Anyway, because the DE is lined up in a 7 technique (inside shade on the TE), and the DE needs to be blocked because of the overhang OLB, that means the TE and OT need to combo to a fast flowing LB. That proves difficult as you might expect.
And here’s what Armstrong is looking at once he gets to his read point.
His read is flaring, so he keeps as he should, but there are two players in limited space square to the player they are responsible for. Armstrong manages to make a little bit out of this, but this isn’t a road to success.
Block the Backside with Counter Trey
Now, I’ll say up front that this isn’t the best example, because the play loses yardage. But I’m still going to use it because it stresses how the scheme is designed to work, and I’ll briefly get into why it doesn’t.
Here’s the initial set up. Note again that Nebraska has a three receivers to the field, one of which is a TE. That forces the boundary safety to motion to the center of the field late to deal with the threat of #3 working vertical. The intention is to get the LBs flowing with the RB, like on an inverted veer look.
Now, this can still be a read play, there is nothing that says otherwise, but it must be very clear in order to give. The QB is reading the DE toward running back flow, but he must also look through the DE to the LB level to ensure that they are making their proper reads on the counter trey and actually flowing away from the RB (basically, if the LBs are over reacting to the inverted veer look, the counter trey keep should be a big gain; if they actually make their reads properly and realize counter trey, the give should be a big gain). The LB to the short side is reading counter trey, but he isn’t being read a QB can’t read everyone; the LB to the wide side of the field is maintaining his relation to the RB though (and the DE is playing outside), so the read for Armstrong is to keep.
Now, Northwestern has been crashing their backside DE all day and effectively exchanging the outside responsibility. The pulling guard who will typically trap block that DE must understand this. Because the DE is crashing hard, it becomes very difficult to kick him out. The trapping OG must maintain a path tight to the butts of the rest of the OL and force the DE to work high and into the wash or take himself out of the play by committing up field. When the DE works back into the wash, rather than kicking him, the OG will scoop him and seal him inside, allowing the OT to pull and lead up to the LB and a bunch of clear grass for Armstrong.
But the OG doesn’t force the DE to work back into the wash, and his path has an incorrect aiming point (he aims to the OL side rather than at the upfield shoulder). At the last minute, the DE can shoot upfield and essentially wrong arm the pulling OT, thus taking out to blockers with one player and causing a pile up. On top of that, the playside LB is now clean.
And thus this play is doomed for a 4 yard loss, not because of scheme, design, or timing, but because the OL failed to execute in this situation.
Block the Safety, Break Tendency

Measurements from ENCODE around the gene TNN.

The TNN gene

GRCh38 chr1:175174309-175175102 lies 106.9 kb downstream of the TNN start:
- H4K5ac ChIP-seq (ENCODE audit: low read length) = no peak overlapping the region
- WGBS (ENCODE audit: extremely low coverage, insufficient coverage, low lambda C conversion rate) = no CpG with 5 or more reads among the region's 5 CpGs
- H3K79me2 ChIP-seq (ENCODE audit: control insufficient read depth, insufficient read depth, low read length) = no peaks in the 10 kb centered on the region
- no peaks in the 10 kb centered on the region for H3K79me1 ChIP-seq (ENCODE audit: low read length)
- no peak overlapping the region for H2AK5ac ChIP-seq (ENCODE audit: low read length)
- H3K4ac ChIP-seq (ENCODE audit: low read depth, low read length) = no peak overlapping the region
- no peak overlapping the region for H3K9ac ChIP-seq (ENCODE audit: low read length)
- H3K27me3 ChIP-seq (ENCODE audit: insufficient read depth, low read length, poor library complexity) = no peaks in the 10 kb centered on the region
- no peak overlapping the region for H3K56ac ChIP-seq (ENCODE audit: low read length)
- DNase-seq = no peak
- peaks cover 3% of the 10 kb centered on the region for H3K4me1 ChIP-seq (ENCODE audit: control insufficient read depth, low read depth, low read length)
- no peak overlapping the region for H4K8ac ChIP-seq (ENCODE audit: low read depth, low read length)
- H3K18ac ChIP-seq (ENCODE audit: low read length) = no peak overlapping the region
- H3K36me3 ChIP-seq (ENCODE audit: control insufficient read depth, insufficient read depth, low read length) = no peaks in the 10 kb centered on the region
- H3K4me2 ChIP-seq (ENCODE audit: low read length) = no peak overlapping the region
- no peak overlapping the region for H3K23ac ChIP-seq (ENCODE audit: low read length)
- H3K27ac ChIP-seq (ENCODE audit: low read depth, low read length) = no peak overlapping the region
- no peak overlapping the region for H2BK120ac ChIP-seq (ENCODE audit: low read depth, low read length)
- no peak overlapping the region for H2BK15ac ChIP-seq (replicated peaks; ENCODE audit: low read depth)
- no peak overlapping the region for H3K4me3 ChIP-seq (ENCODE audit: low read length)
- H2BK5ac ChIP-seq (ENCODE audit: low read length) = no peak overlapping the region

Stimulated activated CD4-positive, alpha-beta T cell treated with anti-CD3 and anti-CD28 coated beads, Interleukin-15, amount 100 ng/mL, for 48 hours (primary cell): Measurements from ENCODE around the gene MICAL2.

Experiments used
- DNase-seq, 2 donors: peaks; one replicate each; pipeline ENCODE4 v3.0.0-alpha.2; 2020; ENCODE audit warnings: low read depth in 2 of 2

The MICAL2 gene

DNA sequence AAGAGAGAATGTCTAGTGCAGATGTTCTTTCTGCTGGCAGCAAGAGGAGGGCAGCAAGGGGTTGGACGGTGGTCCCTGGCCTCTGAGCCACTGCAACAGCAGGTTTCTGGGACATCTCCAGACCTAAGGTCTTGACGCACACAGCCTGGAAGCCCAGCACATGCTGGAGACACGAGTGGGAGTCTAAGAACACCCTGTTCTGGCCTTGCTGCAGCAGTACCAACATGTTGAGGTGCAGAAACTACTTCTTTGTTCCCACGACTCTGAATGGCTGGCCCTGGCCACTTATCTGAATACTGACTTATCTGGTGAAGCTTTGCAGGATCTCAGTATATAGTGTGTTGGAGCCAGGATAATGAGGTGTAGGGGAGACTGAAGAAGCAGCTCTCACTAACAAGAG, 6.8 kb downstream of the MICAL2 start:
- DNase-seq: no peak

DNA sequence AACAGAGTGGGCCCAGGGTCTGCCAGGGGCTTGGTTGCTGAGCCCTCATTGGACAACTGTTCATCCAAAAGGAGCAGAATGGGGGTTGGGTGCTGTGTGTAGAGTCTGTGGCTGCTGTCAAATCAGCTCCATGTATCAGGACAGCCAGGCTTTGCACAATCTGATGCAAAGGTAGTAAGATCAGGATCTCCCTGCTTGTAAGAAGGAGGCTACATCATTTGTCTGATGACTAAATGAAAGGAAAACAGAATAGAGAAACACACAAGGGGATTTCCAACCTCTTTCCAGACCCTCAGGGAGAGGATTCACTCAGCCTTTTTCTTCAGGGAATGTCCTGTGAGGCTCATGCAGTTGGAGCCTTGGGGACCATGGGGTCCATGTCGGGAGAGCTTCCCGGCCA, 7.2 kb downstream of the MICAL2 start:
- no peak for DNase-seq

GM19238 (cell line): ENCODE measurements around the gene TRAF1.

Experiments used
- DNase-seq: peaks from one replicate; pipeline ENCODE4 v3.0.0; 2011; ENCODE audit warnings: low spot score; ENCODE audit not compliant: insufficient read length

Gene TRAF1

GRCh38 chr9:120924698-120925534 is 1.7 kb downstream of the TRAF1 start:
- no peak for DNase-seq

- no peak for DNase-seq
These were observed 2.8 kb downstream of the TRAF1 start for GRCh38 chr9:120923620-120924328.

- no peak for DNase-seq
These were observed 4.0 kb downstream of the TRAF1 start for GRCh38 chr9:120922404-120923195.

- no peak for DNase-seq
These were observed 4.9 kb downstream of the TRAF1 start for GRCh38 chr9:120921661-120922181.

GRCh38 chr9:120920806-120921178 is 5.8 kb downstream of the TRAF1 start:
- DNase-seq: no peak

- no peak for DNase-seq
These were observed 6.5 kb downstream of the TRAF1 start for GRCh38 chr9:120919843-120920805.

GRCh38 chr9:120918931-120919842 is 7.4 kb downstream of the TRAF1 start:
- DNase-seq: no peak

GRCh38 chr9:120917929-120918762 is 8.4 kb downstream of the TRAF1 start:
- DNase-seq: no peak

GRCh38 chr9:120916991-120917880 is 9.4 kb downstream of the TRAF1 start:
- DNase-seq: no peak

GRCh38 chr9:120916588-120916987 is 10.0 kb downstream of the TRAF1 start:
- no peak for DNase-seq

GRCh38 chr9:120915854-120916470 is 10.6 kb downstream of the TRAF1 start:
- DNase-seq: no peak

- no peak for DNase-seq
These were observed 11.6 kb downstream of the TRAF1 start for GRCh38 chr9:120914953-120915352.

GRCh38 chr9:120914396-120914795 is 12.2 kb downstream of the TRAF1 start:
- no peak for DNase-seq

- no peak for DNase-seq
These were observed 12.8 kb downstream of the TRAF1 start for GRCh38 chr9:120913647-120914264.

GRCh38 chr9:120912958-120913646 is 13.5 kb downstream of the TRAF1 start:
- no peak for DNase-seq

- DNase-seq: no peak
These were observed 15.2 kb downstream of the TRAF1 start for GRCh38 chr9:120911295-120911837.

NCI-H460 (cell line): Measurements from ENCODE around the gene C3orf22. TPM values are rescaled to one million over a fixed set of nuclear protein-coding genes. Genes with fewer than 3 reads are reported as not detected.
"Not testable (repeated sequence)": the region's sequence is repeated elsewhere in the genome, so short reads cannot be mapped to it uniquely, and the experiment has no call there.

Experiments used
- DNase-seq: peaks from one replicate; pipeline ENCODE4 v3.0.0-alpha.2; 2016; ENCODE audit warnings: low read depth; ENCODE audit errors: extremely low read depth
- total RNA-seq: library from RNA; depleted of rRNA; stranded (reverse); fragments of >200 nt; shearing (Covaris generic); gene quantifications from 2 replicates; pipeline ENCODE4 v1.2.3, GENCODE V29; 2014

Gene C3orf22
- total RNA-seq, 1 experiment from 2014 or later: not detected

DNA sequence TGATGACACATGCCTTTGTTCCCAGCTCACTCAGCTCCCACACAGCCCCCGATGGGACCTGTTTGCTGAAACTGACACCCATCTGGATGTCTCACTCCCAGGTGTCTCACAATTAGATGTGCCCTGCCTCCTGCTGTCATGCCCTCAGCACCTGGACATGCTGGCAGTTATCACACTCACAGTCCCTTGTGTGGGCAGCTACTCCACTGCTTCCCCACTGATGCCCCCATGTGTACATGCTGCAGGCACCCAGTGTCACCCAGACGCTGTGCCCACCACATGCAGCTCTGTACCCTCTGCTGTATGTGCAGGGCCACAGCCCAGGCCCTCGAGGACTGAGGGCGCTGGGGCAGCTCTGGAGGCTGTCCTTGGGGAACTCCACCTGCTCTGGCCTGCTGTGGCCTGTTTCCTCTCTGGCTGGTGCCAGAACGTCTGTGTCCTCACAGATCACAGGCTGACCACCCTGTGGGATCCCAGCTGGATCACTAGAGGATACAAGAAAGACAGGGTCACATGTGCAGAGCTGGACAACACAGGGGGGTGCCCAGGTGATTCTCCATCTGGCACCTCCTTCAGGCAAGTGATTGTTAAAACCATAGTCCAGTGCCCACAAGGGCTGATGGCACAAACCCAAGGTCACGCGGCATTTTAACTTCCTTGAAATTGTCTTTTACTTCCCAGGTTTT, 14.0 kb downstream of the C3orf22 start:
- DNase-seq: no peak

It’s the 4th quarter and Nebraska has just run the same play (inside zone read) from the same formation and gotten the same exact result, with Abdullah cutting back into a crashing safety for a two yard gain. Here’s how they line up on the next play.
All day this has been inside zone read away from the RB alignment, which here means the RB will run to the wide side of the field. But Nebraska changes some things. First, note how the there is an inverted twins to the short side of the field. Many Cover 4 teams won’t apex their LB to the short side of the field, because the spacing is such that they can play the box and make it outside on a run, along with the alley fill by the safety. This means the up WR in the slot is able to block to the safety.
Secondly, Nebraska actually runs stretch to the boundary rather than inside zone to the field. That’s a nice break in tendency, but even if they ran the inside zone read and Abdullah cut back like he had all day, the result would have been the same, and it’s because of that slot receiver to the boundary. Here’s the play design.
Now, you’ll note that the playside OL can’t seal the Northwestern DL inside. That’s fine, it rarely works that way. But because Northwestern has flowed so fast playside all game, those DL can get washed out. The important thing is that the OL reaches the 2nd level LBs and seals them, and the slot receiver blocks the safety.
This leaves a huge gap for Abdullah and everyone to the play completely blocked. And here’s that receiver driving that safety as Abdullah runs by for a 50 yard gain. FWIW, that receiver lined up in the slot is TE Sam Cotton. Nebraska maintained their personnel, but a slight formation change popped the big run.
Northwestern utilized scheme to bottle up a lot of what Nebraska wanted to run as their base set of run plays. But typically when you scheme in a way to handle one thing so much, you leave yourself susceptible to something else. It took Nebraska a bit of time to find out how they could successfully attack Northwestern, even when scheming in ways that theoretically should (the counter trey). But against Northwestern’s fast flowing Cover 4 scheme, Nebraska was able to run into the boundary, with a slot receiver there to block the safety, and break tendency, and therefore bust a big play and make what was a tight game into a two possession game.